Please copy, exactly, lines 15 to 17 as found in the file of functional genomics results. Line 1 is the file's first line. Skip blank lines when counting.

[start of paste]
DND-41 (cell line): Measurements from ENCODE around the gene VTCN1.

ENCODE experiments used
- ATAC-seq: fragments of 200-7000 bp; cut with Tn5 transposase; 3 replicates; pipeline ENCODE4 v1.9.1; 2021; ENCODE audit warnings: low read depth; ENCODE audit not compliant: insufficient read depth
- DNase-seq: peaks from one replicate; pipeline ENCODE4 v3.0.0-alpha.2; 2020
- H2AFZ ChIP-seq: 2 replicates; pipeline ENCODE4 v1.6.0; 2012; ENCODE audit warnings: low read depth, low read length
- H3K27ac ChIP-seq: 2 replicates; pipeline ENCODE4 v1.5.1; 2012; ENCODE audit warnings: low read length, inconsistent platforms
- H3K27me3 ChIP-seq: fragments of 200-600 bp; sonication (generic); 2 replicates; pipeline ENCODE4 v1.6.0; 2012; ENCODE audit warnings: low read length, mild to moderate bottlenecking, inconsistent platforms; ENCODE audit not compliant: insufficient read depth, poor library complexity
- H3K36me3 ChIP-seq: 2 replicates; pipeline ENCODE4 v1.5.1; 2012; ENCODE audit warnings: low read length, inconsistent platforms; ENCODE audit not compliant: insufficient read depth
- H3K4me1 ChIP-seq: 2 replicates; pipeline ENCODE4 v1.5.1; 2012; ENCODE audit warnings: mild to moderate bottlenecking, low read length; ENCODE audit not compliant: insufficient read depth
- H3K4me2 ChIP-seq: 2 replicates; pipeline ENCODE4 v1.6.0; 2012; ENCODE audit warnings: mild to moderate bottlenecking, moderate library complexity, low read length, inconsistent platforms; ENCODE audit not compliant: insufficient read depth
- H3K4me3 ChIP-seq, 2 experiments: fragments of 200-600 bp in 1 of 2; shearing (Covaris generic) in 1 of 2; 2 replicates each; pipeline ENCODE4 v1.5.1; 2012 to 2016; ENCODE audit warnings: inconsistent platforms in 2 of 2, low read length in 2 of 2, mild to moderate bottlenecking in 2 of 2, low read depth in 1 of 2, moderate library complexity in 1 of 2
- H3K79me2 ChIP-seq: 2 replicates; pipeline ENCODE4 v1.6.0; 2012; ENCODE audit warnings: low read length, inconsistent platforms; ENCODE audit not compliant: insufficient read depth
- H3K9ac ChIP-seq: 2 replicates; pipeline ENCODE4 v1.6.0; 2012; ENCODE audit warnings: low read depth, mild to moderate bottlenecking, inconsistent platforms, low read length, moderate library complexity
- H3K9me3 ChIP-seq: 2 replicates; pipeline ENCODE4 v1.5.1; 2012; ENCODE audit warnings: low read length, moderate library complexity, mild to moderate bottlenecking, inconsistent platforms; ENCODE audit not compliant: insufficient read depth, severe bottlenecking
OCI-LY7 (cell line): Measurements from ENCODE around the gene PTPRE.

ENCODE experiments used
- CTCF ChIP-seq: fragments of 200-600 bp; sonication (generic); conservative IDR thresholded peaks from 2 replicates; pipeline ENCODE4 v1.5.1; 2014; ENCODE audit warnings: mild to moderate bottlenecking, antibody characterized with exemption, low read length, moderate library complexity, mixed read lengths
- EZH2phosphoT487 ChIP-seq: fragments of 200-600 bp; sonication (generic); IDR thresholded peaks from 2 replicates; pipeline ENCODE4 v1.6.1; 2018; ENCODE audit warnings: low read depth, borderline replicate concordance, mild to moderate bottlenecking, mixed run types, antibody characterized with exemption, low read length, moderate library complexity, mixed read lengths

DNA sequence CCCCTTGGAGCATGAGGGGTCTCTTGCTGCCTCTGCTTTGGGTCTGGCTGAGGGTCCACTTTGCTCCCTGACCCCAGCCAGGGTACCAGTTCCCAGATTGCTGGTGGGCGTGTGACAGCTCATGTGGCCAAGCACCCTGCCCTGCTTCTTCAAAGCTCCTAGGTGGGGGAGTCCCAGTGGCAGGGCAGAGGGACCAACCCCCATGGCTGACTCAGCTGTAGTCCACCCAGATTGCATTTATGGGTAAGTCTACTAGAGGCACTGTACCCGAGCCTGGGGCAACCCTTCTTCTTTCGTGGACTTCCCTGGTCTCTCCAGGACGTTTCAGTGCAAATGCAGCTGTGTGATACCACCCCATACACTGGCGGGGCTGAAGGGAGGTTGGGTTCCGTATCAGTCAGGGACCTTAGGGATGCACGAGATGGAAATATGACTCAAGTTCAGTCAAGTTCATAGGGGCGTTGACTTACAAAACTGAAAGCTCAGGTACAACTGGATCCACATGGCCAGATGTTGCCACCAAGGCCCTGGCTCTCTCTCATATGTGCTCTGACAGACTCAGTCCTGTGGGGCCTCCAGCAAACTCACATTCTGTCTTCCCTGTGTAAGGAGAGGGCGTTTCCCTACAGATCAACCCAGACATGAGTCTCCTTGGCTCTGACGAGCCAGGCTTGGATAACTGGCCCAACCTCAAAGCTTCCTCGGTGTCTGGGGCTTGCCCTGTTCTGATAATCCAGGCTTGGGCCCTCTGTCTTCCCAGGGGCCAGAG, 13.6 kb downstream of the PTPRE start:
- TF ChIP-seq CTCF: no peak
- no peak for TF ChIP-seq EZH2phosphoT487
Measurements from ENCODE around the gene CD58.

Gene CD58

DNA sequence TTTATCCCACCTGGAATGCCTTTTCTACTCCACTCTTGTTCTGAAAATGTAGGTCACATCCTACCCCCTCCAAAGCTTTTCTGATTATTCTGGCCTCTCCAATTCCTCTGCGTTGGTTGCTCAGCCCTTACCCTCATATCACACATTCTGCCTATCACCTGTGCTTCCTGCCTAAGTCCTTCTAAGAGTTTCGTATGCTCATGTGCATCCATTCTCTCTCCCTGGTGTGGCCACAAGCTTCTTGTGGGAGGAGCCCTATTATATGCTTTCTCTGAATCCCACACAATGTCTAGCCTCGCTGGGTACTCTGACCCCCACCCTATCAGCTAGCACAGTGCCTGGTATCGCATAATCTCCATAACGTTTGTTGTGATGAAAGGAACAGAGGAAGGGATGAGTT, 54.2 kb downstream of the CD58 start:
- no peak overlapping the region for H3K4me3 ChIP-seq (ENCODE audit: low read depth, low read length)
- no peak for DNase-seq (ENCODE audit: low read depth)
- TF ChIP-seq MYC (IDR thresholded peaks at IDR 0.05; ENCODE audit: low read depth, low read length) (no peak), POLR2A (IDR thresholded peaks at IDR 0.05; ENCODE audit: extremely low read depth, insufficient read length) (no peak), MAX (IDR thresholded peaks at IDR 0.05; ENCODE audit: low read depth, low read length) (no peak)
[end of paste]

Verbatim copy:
OCI-LY7 (cell line): Measurements from ENCODE around the gene PTPRE.

ENCODE experiments used
- CTCF ChIP-seq: fragments of 200-600 bp; sonication (generic); conservative IDR thresholded peaks from 2 replicates; pipeline ENCODE4 v1.5.1; 2014; ENCODE audit warnings: mild to moderate bottlenecking, antibody characterized with exemption, low read length, moderate library complexity, mixed read lengths